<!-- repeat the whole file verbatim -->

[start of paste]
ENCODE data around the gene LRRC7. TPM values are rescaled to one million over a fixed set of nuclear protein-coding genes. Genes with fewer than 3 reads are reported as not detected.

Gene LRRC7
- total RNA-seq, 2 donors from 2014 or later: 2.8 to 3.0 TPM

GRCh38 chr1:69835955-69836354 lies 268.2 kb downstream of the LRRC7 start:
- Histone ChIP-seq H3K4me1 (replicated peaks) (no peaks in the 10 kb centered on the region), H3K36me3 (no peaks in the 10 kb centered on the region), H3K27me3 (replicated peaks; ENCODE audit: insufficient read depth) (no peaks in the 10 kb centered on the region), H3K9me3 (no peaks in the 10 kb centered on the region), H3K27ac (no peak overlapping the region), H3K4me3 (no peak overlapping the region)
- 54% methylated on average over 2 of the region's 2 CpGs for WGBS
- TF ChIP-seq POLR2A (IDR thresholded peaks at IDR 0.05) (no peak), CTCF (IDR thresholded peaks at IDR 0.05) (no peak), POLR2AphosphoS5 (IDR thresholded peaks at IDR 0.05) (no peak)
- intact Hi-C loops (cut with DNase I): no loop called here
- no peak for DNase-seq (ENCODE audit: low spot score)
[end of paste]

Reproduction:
ENCODE data around the gene LRRC7. TPM values are rescaled to one million over a fixed set of nuclear protein-coding genes. Genes with fewer than 3 reads are reported as not detected.

Gene LRRC7
- total RNA-seq, 2 donors from 2014 or later: 2.8 to 3.0 TPM

GRCh38 chr1:69835955-69836354 lies 268.2 kb downstream of the LRRC7 start:
- Histone ChIP-seq H3K4me1 (replicated peaks) (no peaks in the 10 kb centered on the region), H3K36me3 (no peaks in the 10 kb centered on the region), H3K27me3 (replicated peaks; ENCODE audit: insufficient read depth) (no peaks in the 10 kb centered on the region), H3K9me3 (no peaks in the 10 kb centered on the region), H3K27ac (no peak overlapping the region), H3K4me3 (no peak overlapping the region)
- 54% methylated on average over 2 of the region's 2 CpGs for WGBS
- TF ChIP-seq POLR2A (IDR thresholded peaks at IDR 0.05) (no peak), CTCF (IDR thresholded peaks at IDR 0.05) (no peak), POLR2AphosphoS5 (IDR thresholded peaks at IDR 0.05) (no peak)
- intact Hi-C loops (cut with DNase I): no loop called here
- no peak for DNase-seq (ENCODE audit: low spot score)